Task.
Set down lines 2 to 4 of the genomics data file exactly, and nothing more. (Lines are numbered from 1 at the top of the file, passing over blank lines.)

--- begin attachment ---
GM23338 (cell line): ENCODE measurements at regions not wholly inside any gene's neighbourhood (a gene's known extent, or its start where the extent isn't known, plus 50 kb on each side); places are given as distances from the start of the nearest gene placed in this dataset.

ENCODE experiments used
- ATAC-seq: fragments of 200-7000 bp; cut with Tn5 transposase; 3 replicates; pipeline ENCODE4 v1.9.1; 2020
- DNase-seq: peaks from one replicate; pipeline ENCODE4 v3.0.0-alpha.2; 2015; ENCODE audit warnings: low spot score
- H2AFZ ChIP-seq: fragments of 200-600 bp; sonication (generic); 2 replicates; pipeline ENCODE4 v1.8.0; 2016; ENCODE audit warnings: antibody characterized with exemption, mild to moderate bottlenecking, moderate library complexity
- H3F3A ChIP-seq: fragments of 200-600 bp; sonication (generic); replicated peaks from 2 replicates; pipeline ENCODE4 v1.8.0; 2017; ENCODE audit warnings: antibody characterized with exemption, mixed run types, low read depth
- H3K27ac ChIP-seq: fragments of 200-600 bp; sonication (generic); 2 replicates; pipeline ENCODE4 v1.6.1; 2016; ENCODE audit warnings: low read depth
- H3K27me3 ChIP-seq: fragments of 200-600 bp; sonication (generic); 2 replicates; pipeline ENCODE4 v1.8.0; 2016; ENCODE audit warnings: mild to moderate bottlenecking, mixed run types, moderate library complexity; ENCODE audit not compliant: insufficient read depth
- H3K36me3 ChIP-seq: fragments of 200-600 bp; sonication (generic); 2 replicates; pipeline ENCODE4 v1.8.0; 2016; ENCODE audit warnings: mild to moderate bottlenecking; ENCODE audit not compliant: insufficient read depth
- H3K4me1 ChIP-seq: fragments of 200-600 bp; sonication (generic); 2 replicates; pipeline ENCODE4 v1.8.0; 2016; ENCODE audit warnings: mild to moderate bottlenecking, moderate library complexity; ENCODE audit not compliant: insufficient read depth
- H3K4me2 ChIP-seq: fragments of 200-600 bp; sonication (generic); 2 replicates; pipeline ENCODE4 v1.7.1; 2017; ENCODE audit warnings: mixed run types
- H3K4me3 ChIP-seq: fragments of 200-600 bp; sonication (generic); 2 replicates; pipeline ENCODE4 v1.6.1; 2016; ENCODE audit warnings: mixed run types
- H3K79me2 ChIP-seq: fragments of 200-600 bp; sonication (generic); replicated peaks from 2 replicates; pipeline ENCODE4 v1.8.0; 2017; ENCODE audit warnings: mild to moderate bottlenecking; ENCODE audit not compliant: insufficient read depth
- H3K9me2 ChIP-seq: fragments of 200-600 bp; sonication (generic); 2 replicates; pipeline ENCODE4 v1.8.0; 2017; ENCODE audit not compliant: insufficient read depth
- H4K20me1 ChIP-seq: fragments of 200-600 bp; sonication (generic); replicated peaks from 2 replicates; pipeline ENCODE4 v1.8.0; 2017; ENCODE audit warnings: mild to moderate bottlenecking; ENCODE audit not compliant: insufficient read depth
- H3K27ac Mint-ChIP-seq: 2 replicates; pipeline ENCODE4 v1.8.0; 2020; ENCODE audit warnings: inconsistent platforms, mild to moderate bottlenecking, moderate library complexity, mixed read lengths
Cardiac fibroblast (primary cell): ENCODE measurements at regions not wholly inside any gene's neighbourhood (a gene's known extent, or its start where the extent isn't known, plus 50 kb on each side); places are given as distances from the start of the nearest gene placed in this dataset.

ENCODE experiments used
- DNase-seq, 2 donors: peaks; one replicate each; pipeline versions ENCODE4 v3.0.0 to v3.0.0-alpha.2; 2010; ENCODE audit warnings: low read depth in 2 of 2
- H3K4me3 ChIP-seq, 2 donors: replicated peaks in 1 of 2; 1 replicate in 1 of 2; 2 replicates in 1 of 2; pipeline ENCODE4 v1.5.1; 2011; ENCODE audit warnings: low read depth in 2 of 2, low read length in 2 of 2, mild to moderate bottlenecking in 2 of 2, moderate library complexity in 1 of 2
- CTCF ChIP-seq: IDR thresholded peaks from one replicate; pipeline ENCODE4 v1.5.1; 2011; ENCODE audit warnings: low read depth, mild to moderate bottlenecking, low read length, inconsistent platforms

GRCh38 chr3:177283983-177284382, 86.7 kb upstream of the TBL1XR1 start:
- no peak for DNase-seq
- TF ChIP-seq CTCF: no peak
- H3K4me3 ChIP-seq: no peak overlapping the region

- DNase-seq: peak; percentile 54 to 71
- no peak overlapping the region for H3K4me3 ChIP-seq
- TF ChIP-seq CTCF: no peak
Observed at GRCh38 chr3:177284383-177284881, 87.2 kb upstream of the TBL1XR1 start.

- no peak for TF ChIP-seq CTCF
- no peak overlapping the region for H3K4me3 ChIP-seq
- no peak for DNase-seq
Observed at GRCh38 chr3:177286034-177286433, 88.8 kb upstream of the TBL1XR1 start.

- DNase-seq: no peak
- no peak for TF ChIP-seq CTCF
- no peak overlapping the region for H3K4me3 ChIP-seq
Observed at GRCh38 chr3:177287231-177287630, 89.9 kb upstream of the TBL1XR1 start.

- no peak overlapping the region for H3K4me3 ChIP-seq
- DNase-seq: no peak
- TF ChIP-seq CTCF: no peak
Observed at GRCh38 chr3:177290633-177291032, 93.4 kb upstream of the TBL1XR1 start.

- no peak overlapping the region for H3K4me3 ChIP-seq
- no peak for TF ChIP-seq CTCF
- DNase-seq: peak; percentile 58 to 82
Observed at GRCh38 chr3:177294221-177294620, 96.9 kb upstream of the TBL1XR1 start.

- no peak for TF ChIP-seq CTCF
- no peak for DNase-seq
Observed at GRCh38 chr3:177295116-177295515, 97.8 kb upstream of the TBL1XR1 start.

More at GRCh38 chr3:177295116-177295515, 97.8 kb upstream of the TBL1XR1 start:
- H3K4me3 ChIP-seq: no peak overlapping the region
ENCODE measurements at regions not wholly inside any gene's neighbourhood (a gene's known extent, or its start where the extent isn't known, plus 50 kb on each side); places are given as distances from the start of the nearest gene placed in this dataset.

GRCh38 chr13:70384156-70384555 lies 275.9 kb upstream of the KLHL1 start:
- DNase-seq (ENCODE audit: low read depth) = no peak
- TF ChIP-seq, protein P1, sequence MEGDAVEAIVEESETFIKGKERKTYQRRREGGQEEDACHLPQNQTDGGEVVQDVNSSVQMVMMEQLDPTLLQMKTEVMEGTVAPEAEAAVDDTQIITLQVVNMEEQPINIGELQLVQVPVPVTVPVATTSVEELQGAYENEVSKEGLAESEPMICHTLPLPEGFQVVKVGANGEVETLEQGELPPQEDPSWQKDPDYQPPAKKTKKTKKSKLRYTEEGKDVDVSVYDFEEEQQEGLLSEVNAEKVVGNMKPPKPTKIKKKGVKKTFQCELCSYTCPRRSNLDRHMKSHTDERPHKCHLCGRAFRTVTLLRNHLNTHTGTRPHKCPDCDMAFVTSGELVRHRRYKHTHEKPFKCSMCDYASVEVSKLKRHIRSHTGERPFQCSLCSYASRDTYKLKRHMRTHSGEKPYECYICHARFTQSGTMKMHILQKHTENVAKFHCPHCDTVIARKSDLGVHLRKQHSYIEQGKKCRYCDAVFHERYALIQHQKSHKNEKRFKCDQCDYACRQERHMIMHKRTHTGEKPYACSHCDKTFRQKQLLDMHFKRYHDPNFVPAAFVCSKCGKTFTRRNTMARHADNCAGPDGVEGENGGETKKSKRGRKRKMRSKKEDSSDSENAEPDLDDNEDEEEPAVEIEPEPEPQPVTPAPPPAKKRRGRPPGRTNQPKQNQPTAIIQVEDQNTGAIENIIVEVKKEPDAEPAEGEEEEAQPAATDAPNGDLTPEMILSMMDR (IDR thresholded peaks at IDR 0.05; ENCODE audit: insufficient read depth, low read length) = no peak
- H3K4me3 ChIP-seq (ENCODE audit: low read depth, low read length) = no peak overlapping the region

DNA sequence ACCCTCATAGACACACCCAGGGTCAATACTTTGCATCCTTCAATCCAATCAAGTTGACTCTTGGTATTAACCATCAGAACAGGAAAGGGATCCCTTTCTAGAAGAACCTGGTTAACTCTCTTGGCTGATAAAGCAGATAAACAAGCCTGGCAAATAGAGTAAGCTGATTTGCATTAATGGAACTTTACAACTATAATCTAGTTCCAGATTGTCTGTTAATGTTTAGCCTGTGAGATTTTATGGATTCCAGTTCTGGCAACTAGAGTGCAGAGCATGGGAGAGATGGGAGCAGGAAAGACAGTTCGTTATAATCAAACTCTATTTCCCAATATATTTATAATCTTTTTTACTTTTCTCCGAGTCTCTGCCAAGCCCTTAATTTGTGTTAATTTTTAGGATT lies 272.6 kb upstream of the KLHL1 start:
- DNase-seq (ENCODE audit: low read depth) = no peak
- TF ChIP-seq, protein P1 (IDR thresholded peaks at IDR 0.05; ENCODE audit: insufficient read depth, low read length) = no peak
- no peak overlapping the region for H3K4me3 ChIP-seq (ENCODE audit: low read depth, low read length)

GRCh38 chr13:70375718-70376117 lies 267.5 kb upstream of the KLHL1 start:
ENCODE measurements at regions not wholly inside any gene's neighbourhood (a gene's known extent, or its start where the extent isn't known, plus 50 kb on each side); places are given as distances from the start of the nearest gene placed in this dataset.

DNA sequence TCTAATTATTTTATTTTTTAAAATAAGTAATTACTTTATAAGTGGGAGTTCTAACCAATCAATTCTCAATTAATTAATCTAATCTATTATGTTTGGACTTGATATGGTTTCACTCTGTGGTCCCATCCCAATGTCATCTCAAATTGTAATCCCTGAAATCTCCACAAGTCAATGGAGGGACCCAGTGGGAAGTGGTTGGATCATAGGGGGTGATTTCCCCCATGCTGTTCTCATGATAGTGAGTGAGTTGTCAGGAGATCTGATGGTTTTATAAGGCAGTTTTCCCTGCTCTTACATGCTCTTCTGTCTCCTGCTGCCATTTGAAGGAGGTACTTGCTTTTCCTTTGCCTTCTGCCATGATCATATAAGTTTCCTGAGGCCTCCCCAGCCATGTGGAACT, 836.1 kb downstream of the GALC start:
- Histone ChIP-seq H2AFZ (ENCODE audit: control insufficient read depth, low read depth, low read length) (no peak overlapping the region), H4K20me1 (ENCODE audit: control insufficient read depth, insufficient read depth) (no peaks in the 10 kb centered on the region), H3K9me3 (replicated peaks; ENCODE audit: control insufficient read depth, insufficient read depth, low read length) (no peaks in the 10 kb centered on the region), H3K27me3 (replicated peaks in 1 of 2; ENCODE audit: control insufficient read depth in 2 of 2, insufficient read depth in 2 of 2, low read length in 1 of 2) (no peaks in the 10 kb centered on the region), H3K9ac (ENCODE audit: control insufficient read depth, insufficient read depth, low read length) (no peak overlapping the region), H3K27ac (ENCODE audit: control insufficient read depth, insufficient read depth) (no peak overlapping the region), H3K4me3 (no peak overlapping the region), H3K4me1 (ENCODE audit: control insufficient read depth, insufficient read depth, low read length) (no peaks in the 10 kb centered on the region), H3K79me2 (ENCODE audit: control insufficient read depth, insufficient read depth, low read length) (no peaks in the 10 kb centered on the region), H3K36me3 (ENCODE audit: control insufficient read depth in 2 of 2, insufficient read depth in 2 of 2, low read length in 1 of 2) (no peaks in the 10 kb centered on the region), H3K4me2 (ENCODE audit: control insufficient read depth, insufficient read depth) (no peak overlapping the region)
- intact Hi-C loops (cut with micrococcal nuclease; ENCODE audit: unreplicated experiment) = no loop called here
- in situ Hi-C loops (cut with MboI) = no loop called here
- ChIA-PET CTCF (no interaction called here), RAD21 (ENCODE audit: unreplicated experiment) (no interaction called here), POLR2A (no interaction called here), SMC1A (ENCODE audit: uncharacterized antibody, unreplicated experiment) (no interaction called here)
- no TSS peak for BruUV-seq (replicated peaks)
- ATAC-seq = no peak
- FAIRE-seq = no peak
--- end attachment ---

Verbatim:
ENCODE experiments used
- ATAC-seq: fragments of 200-7000 bp; cut with Tn5 transposase; 3 replicates; pipeline ENCODE4 v1.9.1; 2020
- DNase-seq: peaks from one replicate; pipeline ENCODE4 v3.0.0-alpha.2; 2015; ENCODE audit warnings: low spot score